You probably don’t have to go too far out of your way to see an anti-vaccine protest. Workers and ordinary citizens are up in arms over the Biden administration’s decision to mandate the shot for corporations with more than 100 employees.
But you may also see providers wearing full medical scrubs standing in the crowd. Many healthcare companies have started laying off staff that refuse to get vaccinated. These providers have all sorts of reasons for not wanting to roll up their sleeves.
Here’s what they have to say:
Leah Cushman, of Concord, New Hampshire, says she is ready to lose her job as a nurse after refusing to get vaccinated.
“My beliefs are religious. I believe that my creator endowed me with an immune system that protects me, and if I get sick, that’s an act of God. I would not take a medicine that affects the immune system,” Cushman said. She doesn’t think there’s a conflict between these beliefs and the responsibilities of her job.
She describes the U.S. COVID-19 vaccines as “experimental”, even though they have received full authorization from the Food and Drug Administration.
However, Cushman says she no longer takes any vaccines at all.
Cushman is a state representative of the Republican Party as well as a registered nurse.
“The Biden administration is targeting our sovereign rights. We’re medical professionals, but we still need the ability to choose what happens to our bodies,” she says.
Alyssa Downey and her mother Karen Downey are both nurses in Syracuse, New York. They are in danger of losing their jobs now that the state’s vaccination mandate is in effect.
“We believe in our own immune systems,” said Alyssa. “We believe that we don’t need to inject ourselves with something that we might not trust and that’s being forced on us just to keep our jobs.”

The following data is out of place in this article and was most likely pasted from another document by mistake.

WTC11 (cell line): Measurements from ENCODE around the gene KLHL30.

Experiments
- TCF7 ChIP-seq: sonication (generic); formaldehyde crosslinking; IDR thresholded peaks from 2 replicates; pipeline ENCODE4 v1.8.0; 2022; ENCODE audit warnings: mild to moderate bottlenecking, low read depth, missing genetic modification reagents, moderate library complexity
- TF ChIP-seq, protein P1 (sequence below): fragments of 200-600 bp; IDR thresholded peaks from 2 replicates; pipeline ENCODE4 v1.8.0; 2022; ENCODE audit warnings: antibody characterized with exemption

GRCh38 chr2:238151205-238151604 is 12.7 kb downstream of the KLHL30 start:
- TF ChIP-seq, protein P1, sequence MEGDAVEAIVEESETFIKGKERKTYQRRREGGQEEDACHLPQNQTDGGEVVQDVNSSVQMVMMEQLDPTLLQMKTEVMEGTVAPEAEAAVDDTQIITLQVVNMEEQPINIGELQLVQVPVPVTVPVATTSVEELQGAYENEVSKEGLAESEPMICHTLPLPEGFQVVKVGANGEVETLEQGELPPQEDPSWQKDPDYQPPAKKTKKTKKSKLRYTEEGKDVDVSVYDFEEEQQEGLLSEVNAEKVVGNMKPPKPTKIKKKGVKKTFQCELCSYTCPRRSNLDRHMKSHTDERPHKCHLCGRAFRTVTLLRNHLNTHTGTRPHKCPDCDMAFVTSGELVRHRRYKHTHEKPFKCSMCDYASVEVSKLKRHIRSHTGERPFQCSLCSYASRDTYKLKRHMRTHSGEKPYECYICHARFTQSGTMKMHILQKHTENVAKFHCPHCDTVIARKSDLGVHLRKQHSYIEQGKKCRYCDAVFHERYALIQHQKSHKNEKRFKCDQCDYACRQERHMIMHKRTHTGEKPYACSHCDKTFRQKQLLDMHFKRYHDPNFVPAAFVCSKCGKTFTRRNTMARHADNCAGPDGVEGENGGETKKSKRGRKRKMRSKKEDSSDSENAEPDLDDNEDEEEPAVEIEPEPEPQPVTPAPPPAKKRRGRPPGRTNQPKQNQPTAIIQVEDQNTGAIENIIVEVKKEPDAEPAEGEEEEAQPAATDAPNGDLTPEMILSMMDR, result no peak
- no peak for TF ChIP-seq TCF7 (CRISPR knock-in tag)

“When people have asked me why I don’t want to get the vaccine or why I feel the way I do,” Alyssa added. “I tell them this is about so much bigger than a vaccine at this point – this is strictly about human rights and having the right to refuse to put something in your body.”
Karen, who works as an emergency room nurse, says she has a religious exemption for the mandate, but a federal court could decide to drop religious exemptions next month, which would put an end to her 31-year nursing career.
“Power is one of those things that you start giving up little bits and little bits of your rights, and then before you know it, it’s too late and you’re essentially a slave,” said Karen.
She says she’s prepared to throw in the towel if it means keeping her freedom.
“Obviously it puts a strain on my family too if I’m bringing less money in,” said Karen. “So, I feel like as long as I’m healthy, I plan to figure out whether I need to work an entry-level job or a work-from-home job.”
“In the Bible, they talk about not putting something in your body that God didn’t already give you,” said Alyssa.
Both Karan and Alyssa say they plan to keep working in the healthcare field in some form.
Deborah Conrad, a physician assistant in western New York, says she is ready to go to court over the state’s mandate. She references side-effects that she claims to have seen, even though they don’t match up with scientific consensus.
“We were all traumatized, vaccinated and unvaccinated,” Conrad said, adding that she often feels disrespected by her colleagues. “It’s very hard that the same people who elevated me to this level now look at me as a dangerous person.”
She asked her employers why the PPE they’ve been wearing to protect themselves and patients is suddenly no longer enough. “It’s not that I don’t want to do my job anymore,” she said. “I’m not allowed to do my job anymore.”
Pam, an LPN employed at an Oschner family medicine clinic in Hammond, Louisiana, says she is ready to lose her job over the mandate, even as the state faces a deadly outbreak.
“I will not take it and if I get fired, so be it,” she said. “I’m completely against it. If they can take this freedom away from us, what else can they take away from us?”
“Where are we going down this path? If I choose not to get the vaccine, that should be my option. If it’s okay for me to get an abortion because it’s ‘my body, my choice’, then why is sticking a needle in me not also ‘my body, my choice?’” she added.
Sarah, a family nurse practitioner working at an occupational medicine clinic in New Orleans, says she eventually got the vaccine to avoid losing her job.
“I was basically told I had to get it,” she said. “I feel that if I was good enough to take care of you when there wasn’t a vaccine and put myself at risk and that I did catch Covid from a patient, then I should have the choice of whether I want that vaccine or not.”